- Understand the important federal antitrust laws, along with their exemptions.
- Learn the factors used to determine whether a monopoly exists.
- Comprehend the common types of unreasonable restraints on trade.
Antitrust laws are designed to protect trade and commerce from unreasonable restraints, monopolies, price fixing, and price discrimination. Antitrust laws regulate the market just enough to foster economic growth and competition while preventing stagnation and unethical practices by monopolies that prevent the free market from operating as it should.
The main federal antitrust laws are the Sherman Act, the Clayton Act, and the Federal Trade Commission Act. The legislative declarations of these Acts make it clear that Congress wants to promote fair competition within the market economy.
19.2 Historical Development
The United States economy was founded on the capitalist principle of free enterprise. Free enterprise is a private and consensual system of production and distribution, usually conducted for profit in a competitive environment, that is relatively free of governmental interference. The theory is that, given the freedom, businesses will operate efficiently and be responsive to consumer needs and demands.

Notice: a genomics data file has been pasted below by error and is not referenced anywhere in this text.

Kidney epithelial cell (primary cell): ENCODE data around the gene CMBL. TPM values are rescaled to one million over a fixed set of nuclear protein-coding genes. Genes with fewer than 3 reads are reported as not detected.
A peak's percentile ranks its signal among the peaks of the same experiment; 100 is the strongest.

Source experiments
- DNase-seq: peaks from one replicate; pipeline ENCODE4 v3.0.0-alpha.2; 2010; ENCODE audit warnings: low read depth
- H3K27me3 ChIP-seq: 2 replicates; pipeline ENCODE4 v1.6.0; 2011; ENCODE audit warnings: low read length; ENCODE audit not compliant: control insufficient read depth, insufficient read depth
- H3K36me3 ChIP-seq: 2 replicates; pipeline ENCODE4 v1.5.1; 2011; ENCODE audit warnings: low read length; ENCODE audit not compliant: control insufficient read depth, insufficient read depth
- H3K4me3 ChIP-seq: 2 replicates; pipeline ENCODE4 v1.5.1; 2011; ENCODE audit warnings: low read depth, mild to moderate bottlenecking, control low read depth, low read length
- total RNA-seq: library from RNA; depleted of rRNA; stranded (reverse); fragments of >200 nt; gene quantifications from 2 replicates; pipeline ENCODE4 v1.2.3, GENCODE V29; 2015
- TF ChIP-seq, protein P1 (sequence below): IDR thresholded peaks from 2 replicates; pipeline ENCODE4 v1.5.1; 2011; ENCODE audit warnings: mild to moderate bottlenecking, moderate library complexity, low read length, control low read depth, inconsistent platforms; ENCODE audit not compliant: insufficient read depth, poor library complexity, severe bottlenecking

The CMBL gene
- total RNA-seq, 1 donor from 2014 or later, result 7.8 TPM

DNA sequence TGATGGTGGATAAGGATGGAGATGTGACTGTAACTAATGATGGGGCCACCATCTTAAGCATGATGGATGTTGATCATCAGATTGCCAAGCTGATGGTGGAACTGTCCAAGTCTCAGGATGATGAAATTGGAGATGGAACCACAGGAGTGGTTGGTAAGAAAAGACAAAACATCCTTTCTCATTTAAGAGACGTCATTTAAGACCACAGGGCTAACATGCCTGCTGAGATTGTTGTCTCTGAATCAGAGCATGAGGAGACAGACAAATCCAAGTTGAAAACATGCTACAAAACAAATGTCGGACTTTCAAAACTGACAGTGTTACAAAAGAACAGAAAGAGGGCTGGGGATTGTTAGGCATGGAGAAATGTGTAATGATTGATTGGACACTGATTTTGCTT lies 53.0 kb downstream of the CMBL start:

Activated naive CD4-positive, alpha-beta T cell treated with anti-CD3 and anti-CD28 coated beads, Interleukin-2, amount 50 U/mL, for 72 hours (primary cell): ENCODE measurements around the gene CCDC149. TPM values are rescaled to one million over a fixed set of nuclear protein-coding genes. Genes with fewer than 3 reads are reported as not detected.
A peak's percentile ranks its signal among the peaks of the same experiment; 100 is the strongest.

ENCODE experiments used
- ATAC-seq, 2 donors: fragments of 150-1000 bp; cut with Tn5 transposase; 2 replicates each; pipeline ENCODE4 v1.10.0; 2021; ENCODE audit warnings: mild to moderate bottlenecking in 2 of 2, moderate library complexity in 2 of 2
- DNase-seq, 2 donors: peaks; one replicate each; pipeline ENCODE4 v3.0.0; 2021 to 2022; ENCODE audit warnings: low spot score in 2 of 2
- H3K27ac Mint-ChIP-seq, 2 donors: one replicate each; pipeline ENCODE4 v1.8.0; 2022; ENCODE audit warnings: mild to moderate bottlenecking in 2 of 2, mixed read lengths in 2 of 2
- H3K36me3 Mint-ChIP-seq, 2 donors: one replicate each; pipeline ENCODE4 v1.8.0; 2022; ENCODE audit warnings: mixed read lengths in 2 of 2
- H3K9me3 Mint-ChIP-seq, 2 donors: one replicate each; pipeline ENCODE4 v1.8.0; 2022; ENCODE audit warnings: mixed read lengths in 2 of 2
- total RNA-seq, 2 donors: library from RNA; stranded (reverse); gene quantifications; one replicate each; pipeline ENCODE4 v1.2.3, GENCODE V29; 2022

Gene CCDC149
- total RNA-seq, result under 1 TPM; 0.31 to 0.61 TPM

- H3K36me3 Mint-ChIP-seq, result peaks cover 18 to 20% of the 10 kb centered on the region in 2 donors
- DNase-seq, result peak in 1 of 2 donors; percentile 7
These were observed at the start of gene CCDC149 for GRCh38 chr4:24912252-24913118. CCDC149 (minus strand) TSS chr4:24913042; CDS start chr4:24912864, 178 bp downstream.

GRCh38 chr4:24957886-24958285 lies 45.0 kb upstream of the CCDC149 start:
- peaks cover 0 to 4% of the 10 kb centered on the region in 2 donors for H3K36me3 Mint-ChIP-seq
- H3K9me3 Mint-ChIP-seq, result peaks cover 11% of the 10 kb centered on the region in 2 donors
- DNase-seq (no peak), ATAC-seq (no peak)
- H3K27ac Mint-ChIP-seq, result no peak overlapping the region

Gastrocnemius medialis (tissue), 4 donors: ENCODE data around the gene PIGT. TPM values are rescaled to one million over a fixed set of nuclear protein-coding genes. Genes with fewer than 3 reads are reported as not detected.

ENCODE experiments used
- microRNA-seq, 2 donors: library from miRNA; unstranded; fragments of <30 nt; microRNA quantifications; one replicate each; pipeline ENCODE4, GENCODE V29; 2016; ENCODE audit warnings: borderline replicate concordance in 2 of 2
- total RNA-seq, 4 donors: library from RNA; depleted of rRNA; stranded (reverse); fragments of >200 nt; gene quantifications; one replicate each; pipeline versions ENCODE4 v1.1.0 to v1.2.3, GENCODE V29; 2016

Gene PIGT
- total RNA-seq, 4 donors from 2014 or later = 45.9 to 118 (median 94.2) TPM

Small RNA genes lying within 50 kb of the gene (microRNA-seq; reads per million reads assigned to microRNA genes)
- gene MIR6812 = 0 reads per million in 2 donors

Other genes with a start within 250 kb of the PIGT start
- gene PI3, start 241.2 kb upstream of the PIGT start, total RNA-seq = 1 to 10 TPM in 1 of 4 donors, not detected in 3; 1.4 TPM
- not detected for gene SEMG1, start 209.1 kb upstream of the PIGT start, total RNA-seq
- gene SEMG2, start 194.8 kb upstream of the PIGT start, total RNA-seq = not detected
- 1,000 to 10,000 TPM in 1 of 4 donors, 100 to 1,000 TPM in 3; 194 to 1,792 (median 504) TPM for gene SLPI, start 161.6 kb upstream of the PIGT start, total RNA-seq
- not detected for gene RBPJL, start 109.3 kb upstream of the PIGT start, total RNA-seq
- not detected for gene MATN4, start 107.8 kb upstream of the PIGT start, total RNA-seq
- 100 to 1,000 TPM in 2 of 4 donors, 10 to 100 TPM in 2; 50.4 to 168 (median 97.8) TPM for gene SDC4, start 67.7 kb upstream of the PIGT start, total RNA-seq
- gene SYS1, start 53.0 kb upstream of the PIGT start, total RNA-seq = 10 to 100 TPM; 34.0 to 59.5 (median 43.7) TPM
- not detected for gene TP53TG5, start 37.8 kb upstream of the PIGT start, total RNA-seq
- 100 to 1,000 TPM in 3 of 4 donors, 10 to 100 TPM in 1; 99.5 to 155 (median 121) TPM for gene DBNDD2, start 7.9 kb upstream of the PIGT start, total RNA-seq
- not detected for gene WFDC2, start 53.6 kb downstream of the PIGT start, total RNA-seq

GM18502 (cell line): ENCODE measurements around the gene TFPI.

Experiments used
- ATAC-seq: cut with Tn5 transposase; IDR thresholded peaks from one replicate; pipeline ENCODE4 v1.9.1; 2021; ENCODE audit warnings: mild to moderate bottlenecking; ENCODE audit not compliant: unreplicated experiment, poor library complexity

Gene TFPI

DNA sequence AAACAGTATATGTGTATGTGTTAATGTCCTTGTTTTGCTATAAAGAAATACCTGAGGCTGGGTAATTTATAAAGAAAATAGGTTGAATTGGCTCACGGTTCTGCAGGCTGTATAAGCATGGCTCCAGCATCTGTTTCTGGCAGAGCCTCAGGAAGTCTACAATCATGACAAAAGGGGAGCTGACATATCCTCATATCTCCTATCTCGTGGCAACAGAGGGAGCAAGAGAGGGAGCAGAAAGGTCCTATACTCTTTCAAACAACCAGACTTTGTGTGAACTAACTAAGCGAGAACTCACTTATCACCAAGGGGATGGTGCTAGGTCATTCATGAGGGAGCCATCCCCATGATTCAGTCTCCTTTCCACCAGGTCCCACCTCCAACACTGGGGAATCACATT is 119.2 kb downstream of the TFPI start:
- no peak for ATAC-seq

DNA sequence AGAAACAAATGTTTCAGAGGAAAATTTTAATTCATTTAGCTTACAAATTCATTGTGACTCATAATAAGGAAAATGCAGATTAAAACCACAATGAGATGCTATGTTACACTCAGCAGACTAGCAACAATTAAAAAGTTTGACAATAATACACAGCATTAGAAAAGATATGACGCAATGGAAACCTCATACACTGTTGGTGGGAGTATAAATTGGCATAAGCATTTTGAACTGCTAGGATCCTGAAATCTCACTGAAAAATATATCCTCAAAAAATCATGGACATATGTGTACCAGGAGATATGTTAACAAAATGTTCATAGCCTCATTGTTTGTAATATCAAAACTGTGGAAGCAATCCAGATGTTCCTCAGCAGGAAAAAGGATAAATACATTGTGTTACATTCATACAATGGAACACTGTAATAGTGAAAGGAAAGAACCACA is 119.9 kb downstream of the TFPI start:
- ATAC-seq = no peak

The weakness of the free enterprise system is that it assumes that businesses will be ethical and compete with each other fairly. During the Industrial Revolution, powerful businessmen took advantage of the free enterprise system to increase their wealth at the expense of their workers, competitors, and consumers.
These Industrialists bought shares in competing companies then transferred the shares to a trust. The trust then set prices for goods within the industry, determined which companies could operate in a given geographic area, and micromanaged the business operations of companies within an industry. As a result, companies that were not part of the trust went bankrupt, new competitors were prevented from entering the market, and consumer prices rose beyond market requirements.
States tried to stop the abuses of the Industrialists through the trusts. State attempts failed because the US economy was growing beyond state industries to national ones. As a result, national legislation was needed to restore balance to the market. The resulting legislation is called “antitrust law” because its purpose was to break up the power of the Industrialists’ trusts.